Local state House delegation takes oath of office
Three men were sworn in to the N.C. House of Representatives Friday night before a crowd of friends, family and constituents.
Dean Arp officially took his seat as the District 69 representative. Mark Brody became the first representative of the new 55th district. And Craig Horn officially began his second term as the District 68 representative.
"It was a humbling experience to see so many people come out and to receive their well-wishes," Horn said. "It was overwhelming."
This is the first time there have been three representatives speaking for the people of Union County, Horn said.
"I have every confidence in the two new representatives," Horn said. "I believe they will make exceptional legislators and work hard for the people of Union County."
The freshmen representatives will attend organizational trainings before the first session convenes January 30. Already, Arp said he is ready to take on important issues.
"That's the challenge because there are so many issues that will come before us," Arp said.
Some action regarding the $2.5 million debt North Carolina owes to the federal government for unemployment benefits is one of the first tasks Arp wants to focus on. While there have been early ideas about what changes are needed, he said he will wait to speculate on the state's best action.
"We've obviously not seen the formal propositions or had the discussions, but there have been a few outlining ideas about legislation thrown around," Arp said. "But something needs to be done."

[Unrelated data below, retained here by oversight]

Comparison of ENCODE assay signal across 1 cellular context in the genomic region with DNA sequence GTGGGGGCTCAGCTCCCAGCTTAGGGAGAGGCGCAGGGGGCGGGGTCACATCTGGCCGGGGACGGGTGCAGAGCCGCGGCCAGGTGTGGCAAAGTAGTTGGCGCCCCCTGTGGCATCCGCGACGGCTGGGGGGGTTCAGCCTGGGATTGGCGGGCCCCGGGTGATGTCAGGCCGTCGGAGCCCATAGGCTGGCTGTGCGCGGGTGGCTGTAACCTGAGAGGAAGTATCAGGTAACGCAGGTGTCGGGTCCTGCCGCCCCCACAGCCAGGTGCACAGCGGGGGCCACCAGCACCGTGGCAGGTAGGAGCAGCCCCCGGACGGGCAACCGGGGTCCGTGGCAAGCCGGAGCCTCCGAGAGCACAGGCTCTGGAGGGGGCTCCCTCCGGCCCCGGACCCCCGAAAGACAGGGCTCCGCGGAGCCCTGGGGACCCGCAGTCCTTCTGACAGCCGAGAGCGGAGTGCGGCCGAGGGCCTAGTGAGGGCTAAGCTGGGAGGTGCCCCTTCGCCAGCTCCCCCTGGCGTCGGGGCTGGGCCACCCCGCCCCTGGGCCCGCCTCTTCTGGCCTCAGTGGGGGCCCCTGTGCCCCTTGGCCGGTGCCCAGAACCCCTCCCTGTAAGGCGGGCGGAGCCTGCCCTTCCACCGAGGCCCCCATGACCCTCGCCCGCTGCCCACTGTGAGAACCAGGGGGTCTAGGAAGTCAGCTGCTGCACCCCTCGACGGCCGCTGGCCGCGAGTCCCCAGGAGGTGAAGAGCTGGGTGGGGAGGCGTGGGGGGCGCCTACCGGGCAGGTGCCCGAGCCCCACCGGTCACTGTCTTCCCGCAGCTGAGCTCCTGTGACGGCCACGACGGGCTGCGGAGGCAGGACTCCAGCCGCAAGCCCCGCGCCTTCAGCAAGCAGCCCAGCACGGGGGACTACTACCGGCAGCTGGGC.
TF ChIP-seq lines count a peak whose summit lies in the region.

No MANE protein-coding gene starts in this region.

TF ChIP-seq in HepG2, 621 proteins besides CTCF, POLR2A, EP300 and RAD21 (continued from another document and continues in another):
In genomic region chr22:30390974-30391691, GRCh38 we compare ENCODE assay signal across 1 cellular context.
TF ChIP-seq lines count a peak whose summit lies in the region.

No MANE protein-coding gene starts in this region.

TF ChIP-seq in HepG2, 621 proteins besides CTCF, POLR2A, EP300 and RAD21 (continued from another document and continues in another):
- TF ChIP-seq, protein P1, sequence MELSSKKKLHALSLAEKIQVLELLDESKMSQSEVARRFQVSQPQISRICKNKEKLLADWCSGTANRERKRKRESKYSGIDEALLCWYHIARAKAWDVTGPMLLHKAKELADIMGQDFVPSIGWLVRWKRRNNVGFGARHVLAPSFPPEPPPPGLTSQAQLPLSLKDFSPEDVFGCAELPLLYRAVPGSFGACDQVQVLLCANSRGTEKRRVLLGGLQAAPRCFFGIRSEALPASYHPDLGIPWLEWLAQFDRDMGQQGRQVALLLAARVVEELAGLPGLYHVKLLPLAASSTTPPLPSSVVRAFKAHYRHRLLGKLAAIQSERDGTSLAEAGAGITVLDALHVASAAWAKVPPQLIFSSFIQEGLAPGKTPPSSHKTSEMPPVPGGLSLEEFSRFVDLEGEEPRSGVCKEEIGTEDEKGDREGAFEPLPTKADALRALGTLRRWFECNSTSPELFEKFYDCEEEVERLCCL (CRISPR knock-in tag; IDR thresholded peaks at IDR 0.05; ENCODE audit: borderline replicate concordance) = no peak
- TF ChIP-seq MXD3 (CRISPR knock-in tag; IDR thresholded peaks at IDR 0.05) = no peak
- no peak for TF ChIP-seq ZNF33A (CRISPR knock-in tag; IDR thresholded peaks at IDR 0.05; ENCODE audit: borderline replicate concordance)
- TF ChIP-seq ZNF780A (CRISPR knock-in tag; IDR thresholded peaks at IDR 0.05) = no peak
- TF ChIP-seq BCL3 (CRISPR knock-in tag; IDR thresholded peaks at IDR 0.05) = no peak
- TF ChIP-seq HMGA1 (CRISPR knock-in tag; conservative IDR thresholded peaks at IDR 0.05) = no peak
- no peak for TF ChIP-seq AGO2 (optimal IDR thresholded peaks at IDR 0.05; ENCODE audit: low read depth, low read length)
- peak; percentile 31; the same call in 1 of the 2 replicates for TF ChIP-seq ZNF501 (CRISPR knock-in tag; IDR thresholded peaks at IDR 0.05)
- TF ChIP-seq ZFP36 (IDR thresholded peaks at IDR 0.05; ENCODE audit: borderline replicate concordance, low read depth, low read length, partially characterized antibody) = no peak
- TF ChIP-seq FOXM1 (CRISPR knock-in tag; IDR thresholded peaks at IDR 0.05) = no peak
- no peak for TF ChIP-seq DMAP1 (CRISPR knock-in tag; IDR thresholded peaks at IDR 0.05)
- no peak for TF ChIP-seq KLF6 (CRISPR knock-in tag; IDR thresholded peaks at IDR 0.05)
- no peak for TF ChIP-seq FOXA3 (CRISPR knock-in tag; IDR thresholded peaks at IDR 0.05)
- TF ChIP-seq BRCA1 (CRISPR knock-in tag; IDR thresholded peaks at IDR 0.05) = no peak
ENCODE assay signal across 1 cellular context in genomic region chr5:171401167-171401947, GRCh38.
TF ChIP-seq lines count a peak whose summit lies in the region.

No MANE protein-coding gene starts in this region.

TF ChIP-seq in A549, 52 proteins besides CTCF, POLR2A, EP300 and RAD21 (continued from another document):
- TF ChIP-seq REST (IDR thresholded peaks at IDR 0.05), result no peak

Arp was named vice chairman of the house transportation appropriations committee.
Brody said he looks forward to discussing job creation.
"Something needs to be done to strengthen our economy," Brody said.
His position as vice chairman of the agriculture subcommittee will give him influence over the county's biggest industry.
Unemployment insurance reform, education reform and election reform are other areas Brody said he hopes the General Assembly addresses this session.
Horn said he will be taking his chairmanship of the house education appropriations committee seriously. Real education reform is needed, Horn said, but the changes will not only be about funding.
"We need to improve how we deliver education," he said. "We need to make full use of digital technology in the classroom to engage children. But we don't need to replace every textbook with an iPad."
The tax code is also outdated, Horn said.
"We in North Carolina are dealing with a tax system that was formed in the 20s and 30s," he said. "Our economy isn't based on manufacturing and cotton mills anymore. It's time to update the tax code for the current economy."